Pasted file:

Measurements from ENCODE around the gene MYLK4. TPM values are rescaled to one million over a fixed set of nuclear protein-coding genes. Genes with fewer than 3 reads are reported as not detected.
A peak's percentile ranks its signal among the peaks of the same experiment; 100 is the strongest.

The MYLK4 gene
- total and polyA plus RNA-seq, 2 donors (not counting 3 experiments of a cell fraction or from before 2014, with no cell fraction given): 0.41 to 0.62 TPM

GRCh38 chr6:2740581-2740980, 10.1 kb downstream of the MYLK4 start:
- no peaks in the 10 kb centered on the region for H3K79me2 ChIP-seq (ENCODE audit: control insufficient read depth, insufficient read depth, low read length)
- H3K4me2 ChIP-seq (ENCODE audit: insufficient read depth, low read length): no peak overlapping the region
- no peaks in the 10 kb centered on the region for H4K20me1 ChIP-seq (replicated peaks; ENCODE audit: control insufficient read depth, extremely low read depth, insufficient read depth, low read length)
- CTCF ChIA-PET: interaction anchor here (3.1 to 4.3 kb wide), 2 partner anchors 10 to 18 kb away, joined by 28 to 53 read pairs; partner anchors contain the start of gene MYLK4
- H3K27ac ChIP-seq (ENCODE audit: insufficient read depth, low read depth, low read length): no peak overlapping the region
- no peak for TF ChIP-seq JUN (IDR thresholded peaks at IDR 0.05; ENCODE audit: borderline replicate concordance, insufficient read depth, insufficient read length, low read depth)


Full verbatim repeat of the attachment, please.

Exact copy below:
Measurements from ENCODE around the gene MYLK4. TPM values are rescaled to one million over a fixed set of nuclear protein-coding genes. Genes with fewer than 3 reads are reported as not detected.
A peak's percentile ranks its signal among the peaks of the same experiment; 100 is the strongest.

The MYLK4 gene
- total and polyA plus RNA-seq, 2 donors (not counting 3 experiments of a cell fraction or from before 2014, with no cell fraction given): 0.41 to 0.62 TPM

GRCh38 chr6:2740581-2740980, 10.1 kb downstream of the MYLK4 start:
- no peaks in the 10 kb centered on the region for H3K79me2 ChIP-seq (ENCODE audit: control insufficient read depth, insufficient read depth, low read length)
- H3K4me2 ChIP-seq (ENCODE audit: insufficient read depth, low read length): no peak overlapping the region
- no peaks in the 10 kb centered on the region for H4K20me1 ChIP-seq (replicated peaks; ENCODE audit: control insufficient read depth, extremely low read depth, insufficient read depth, low read length)
- CTCF ChIA-PET: interaction anchor here (3.1 to 4.3 kb wide), 2 partner anchors 10 to 18 kb away, joined by 28 to 53 read pairs; partner anchors contain the start of gene MYLK4
- H3K27ac ChIP-seq (ENCODE audit: insufficient read depth, low read depth, low read length): no peak overlapping the region
- no peak for TF ChIP-seq JUN (IDR thresholded peaks at IDR 0.05; ENCODE audit: borderline replicate concordance, insufficient read depth, insufficient read length, low read depth)